If you live in an apartment building, especially an older one, have you ever uttered this sentence?

“It sounds like bowling balls!”

Bowling balls, elephants, construction — when you live below another apartment, it can seem like your neighbors are intentionally wreaking havoc on your sleep schedule.

Chances are what’s causing the movements of humans above you to sound like a giant’s conga line is a thin or poorly-insulated ceiling. But when the thumping begins at all the wrong times, you know you can’t help but wonder: are they doing that on purpose?

The experience is universal enough that when comedy writer Matt Moskovciak pretended the answer was yes, it’s on purpose, he created the most successful online video of his career.

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Meet “Everyone’s Upstairs Neighbors.”

For years, Moskovciak worked as a journalist by day, but would spend his nights and weekends with the Upright Citizens Brigade, the comedy group best known for founding member Amy Poehler. From there, he and two friends started making sketch videos for the Web as a group called The Bilderbergers.

Finally, he worked his way into a full-time job that never could have existed a decade ago: creating comedy sketches not for TV, film or stage, but just to be shared on the Internet. He created “Everyone’s Upstairs Neighbors” as a staff writer for Above Average, the Internet-centered arm of the production company responsible for “Saturday Night Live,” “Portlandia” and the “Tonight Show.”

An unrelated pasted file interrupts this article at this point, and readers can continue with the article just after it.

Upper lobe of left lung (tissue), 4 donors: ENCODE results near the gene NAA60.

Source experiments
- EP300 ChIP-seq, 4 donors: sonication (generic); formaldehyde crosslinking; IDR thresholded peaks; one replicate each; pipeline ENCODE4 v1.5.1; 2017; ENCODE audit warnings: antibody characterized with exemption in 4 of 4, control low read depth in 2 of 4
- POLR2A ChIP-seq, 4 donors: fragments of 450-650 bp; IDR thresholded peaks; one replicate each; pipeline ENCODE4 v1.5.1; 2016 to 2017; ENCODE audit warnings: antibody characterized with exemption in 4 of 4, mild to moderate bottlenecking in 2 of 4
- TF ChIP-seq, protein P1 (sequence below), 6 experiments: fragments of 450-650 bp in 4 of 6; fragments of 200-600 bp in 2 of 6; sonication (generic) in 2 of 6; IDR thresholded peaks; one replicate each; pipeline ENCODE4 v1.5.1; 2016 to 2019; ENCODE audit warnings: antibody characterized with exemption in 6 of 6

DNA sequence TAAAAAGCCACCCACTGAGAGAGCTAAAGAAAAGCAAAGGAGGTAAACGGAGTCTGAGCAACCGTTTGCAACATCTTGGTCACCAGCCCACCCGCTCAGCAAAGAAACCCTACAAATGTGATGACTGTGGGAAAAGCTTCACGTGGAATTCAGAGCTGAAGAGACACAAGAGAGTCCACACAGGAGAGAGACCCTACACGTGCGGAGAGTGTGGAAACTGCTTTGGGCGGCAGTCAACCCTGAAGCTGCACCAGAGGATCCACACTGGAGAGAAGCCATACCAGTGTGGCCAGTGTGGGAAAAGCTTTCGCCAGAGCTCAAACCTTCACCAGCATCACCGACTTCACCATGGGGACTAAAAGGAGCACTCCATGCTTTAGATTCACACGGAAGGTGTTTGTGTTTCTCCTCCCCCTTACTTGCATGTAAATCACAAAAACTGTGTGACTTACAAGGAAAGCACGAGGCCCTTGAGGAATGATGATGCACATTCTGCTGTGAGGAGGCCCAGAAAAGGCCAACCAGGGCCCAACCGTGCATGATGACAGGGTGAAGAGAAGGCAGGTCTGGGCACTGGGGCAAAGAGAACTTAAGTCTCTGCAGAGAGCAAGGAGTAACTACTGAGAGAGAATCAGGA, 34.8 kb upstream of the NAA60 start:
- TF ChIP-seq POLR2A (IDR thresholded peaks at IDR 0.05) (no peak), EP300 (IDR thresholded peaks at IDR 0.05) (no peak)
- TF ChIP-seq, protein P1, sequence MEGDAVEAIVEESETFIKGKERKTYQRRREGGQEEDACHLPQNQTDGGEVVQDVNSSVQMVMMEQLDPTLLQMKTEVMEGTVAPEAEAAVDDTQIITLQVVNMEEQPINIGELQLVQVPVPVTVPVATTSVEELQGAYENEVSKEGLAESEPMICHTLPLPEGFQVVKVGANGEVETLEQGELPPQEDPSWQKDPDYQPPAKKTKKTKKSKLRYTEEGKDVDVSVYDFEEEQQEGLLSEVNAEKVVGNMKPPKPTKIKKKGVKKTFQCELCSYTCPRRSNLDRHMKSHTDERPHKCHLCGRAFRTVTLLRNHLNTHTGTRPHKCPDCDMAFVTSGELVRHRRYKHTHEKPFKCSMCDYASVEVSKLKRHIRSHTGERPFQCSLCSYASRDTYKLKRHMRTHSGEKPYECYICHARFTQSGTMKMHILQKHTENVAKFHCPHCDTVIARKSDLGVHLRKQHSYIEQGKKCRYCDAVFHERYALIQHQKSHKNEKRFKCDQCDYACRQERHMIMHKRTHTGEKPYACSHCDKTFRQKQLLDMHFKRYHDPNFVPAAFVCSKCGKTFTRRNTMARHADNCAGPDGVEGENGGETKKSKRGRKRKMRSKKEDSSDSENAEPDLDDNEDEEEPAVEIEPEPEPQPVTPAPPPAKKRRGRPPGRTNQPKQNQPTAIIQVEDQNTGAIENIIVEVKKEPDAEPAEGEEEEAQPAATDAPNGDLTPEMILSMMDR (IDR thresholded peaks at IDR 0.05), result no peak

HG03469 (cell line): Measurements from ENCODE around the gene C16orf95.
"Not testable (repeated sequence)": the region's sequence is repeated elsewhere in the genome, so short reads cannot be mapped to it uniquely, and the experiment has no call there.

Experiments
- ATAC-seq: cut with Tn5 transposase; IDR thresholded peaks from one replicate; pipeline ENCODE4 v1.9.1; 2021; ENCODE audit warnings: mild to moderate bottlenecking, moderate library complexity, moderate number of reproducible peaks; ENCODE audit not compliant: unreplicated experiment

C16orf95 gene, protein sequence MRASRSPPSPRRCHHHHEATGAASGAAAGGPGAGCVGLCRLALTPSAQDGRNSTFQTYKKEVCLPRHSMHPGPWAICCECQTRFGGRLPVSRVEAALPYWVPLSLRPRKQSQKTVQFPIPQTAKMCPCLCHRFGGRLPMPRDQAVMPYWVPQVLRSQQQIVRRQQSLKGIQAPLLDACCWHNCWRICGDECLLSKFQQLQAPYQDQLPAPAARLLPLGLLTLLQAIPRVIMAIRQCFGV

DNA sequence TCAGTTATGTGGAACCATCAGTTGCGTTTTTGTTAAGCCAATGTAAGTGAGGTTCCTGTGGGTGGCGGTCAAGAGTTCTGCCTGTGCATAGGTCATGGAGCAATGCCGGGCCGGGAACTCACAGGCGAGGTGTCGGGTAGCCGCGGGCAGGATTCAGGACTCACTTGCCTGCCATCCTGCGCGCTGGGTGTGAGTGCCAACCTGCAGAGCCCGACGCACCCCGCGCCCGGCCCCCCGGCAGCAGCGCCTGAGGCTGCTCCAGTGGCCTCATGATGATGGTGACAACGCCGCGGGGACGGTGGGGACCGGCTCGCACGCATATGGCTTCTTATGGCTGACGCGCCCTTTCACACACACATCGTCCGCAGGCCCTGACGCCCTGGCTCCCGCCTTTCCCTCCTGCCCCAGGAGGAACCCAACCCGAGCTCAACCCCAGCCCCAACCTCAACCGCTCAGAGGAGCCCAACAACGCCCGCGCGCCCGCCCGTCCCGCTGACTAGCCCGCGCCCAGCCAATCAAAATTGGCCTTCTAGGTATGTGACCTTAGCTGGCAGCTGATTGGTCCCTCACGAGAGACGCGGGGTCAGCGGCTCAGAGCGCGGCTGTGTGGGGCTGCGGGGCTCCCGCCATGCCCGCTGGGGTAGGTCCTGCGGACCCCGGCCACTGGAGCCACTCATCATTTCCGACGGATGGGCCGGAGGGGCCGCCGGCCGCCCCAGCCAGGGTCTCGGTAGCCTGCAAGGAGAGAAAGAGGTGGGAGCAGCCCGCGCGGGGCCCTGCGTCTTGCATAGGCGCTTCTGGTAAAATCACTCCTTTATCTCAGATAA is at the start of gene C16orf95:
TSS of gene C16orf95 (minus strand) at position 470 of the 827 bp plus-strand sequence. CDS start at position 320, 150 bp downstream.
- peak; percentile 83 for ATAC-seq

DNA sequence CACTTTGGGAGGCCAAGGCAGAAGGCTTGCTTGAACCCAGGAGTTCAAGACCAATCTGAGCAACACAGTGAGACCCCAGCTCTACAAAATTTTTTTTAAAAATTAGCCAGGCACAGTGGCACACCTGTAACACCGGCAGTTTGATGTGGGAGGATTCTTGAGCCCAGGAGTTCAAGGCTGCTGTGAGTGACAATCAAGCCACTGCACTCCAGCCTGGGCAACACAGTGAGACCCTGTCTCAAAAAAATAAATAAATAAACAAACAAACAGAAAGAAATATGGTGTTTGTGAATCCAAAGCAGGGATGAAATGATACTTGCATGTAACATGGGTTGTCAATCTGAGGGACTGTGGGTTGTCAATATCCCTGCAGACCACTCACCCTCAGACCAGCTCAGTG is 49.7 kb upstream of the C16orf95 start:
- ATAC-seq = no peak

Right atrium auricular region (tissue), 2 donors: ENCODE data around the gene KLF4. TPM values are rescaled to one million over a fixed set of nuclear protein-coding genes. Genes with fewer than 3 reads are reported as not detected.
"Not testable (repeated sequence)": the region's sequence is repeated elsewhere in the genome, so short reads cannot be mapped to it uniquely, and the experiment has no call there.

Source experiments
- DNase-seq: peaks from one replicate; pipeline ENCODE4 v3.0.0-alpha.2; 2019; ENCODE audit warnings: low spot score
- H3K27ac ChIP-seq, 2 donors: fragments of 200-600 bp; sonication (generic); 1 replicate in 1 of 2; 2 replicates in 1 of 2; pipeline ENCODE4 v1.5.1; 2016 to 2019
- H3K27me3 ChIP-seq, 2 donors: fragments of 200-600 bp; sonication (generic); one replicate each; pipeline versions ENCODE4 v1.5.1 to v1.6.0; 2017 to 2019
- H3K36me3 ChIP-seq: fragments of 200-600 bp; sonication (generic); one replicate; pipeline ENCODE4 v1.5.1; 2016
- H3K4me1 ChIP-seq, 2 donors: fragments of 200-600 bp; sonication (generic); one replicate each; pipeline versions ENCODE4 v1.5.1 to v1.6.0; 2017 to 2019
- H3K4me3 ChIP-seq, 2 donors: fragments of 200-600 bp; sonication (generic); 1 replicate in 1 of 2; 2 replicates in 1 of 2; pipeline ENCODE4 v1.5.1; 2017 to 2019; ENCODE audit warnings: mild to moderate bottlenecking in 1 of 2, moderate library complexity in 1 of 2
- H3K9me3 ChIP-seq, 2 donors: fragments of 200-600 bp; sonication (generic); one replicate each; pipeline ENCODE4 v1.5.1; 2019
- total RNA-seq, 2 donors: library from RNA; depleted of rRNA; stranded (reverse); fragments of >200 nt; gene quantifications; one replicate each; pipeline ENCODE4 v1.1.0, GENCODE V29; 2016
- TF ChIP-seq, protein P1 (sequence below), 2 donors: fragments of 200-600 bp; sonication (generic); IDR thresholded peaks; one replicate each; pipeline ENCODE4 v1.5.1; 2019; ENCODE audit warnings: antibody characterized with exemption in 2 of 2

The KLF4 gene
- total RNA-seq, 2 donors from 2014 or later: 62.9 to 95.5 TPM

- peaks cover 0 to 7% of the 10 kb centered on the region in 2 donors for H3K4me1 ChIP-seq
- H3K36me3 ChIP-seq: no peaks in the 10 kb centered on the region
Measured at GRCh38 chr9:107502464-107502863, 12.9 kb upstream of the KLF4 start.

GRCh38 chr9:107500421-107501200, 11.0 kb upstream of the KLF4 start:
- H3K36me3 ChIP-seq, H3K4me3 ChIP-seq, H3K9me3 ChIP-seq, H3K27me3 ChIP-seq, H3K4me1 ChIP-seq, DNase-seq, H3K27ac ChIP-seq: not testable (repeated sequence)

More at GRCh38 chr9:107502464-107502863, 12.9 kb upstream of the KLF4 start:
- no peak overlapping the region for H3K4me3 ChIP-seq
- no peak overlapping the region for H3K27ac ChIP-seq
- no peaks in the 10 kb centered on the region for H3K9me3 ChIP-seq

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“This is the kind of stuff that I would do after work all the time, but now it’s my day job,” he said. “I’m constantly trying to come up with something that’s funny and will resonate with people.”

Enter, his own neighbors.

“One time I could hear the ‘House of Cards’ theme song, not just once, but 10 times within 15 minutes,” he said. “I was thinking, are they just watching it over and over?”

Once Above Average was on board with the idea, the search was on for incredibly noisy props. His favorite was the bag of marbles dumped onto the hardwood floor.

“We only did one take,” he said, “because we had to go find and pick up all those marbles.”

They filmed the sketch in an apartment in Brooklyn, and yes, they did warn the downstairs neighbors. The residents permitted their noise-making as long as they wrapped up the filming by 5:30 p.m.

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In the 10 days since the video’s release, it has attracted 2.7 million views, more than any other of Moskovciak’s videos. (Here’s one on food-delivery service Seamless and a series mocking Kickstarter.)

The week after it went online, Moskovciak’s upstairs neighbors were eerily quiet.

Are they doing that on purpose? he wondered. Did they see the video?

Then a few days ago, the noise started again.

“I think they must have been on vacation,” he said.

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